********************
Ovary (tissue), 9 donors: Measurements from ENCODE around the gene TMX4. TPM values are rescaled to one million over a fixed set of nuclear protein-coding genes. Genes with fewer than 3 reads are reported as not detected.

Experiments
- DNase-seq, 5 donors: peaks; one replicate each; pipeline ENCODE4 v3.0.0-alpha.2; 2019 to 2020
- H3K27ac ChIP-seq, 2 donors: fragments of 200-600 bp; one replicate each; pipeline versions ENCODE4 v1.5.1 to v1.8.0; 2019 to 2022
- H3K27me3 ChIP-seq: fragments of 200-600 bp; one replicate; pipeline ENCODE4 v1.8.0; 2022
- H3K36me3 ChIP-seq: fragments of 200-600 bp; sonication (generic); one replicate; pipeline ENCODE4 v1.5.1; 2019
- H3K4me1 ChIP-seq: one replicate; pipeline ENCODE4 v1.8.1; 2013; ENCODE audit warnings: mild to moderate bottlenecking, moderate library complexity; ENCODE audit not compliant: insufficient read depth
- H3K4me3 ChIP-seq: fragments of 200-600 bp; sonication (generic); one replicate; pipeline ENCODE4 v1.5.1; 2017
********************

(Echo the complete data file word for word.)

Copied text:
Ovary (tissue), 9 donors: Measurements from ENCODE around the gene TMX4. TPM values are rescaled to one million over a fixed set of nuclear protein-coding genes. Genes with fewer than 3 reads are reported as not detected.

Experiments
- DNase-seq, 5 donors: peaks; one replicate each; pipeline ENCODE4 v3.0.0-alpha.2; 2019 to 2020
- H3K27ac ChIP-seq, 2 donors: fragments of 200-600 bp; one replicate each; pipeline versions ENCODE4 v1.5.1 to v1.8.0; 2019 to 2022
- H3K27me3 ChIP-seq: fragments of 200-600 bp; one replicate; pipeline ENCODE4 v1.8.0; 2022
- H3K36me3 ChIP-seq: fragments of 200-600 bp; sonication (generic); one replicate; pipeline ENCODE4 v1.5.1; 2019
- H3K4me1 ChIP-seq: one replicate; pipeline ENCODE4 v1.8.1; 2013; ENCODE audit warnings: mild to moderate bottlenecking, moderate library complexity; ENCODE audit not compliant: insufficient read depth
- H3K4me3 ChIP-seq: fragments of 200-600 bp; sonication (generic); one replicate; pipeline ENCODE4 v1.5.1; 2017